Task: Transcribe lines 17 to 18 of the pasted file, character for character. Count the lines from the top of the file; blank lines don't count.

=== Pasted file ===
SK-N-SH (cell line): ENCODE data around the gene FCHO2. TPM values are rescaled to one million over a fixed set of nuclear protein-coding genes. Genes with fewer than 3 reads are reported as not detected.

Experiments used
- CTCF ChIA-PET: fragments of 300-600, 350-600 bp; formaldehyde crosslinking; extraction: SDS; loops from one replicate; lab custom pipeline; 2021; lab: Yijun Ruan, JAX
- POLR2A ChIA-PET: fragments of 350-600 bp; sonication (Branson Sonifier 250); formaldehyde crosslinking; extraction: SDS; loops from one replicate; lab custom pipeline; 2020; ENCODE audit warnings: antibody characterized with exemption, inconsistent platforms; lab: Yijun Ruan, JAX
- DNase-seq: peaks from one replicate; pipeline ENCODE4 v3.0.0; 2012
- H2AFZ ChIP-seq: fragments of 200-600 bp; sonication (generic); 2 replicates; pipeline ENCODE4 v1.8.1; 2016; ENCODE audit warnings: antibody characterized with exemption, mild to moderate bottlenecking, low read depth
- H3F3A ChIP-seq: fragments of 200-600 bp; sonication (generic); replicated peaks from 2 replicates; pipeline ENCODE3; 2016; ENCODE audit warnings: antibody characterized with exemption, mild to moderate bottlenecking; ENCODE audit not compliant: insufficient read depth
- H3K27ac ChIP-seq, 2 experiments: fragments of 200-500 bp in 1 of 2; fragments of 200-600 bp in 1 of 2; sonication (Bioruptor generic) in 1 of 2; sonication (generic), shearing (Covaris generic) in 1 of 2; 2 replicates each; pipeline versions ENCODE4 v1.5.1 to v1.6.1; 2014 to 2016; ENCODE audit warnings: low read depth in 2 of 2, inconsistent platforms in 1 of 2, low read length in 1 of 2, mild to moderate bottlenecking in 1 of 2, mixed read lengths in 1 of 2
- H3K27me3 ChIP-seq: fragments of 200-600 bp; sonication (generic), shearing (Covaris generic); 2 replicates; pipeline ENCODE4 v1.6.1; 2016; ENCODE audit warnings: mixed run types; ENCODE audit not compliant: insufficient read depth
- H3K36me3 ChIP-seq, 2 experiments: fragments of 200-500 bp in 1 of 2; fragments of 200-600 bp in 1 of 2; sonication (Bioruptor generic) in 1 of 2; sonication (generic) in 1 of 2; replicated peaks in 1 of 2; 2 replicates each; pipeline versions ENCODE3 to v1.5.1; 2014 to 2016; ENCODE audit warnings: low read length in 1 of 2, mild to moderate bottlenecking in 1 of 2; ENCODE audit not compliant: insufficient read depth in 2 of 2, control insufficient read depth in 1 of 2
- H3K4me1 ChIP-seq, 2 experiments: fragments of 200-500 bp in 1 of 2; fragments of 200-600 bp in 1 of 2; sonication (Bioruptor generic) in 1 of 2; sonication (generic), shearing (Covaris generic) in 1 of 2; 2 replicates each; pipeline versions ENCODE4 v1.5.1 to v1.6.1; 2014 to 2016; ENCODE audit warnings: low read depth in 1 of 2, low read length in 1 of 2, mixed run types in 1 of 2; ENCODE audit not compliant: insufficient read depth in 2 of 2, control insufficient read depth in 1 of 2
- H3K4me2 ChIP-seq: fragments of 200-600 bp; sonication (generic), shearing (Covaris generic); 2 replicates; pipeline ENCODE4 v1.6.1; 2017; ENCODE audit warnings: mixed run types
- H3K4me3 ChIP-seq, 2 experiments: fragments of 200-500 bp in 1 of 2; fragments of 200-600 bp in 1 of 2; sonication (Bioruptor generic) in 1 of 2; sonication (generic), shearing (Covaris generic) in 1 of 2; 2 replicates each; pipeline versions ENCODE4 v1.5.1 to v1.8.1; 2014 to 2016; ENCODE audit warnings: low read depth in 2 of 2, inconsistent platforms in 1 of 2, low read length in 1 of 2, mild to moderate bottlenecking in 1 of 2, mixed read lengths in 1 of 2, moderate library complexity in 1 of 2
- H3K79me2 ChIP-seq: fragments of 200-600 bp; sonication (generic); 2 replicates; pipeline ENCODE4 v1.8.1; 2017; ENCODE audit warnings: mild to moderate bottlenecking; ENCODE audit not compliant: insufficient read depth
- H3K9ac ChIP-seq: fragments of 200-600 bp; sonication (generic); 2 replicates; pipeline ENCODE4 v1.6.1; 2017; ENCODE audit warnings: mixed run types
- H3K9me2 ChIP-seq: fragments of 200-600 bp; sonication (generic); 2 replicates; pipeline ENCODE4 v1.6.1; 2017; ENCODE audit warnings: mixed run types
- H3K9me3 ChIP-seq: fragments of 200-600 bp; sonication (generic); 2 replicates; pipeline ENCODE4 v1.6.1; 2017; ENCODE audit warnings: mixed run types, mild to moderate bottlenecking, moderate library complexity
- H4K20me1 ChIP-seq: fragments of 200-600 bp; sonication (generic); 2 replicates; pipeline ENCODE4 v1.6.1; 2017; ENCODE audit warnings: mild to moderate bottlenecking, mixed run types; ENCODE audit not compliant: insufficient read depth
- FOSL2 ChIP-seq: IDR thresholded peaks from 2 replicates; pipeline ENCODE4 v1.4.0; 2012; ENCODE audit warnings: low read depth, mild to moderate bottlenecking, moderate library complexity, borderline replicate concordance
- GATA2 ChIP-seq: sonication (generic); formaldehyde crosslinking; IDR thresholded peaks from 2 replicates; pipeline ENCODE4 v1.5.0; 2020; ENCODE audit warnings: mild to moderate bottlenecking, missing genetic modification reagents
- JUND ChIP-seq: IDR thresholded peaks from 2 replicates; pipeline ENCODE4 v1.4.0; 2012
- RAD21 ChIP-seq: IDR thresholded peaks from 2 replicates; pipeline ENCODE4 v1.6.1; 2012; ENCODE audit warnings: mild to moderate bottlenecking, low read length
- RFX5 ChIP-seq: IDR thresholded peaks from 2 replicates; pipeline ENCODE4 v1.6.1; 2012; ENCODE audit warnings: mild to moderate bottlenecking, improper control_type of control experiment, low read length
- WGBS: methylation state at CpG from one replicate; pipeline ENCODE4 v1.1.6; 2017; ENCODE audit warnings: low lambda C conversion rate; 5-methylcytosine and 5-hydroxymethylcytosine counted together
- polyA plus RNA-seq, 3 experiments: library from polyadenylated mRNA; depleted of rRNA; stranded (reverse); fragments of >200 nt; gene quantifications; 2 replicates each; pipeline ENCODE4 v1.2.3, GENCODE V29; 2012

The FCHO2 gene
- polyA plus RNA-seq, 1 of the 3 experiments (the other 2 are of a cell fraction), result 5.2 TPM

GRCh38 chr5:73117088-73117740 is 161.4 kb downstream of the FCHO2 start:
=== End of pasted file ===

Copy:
- H3K9me3 ChIP-seq: fragments of 200-600 bp; sonication (generic); 2 replicates; pipeline ENCODE4 v1.6.1; 2017; ENCODE audit warnings: mixed run types, mild to moderate bottlenecking, moderate library complexity
- H4K20me1 ChIP-seq: fragments of 200-600 bp; sonication (generic); 2 replicates; pipeline ENCODE4 v1.6.1; 2017; ENCODE audit warnings: mild to moderate bottlenecking, mixed run types; ENCODE audit not compliant: insufficient read depth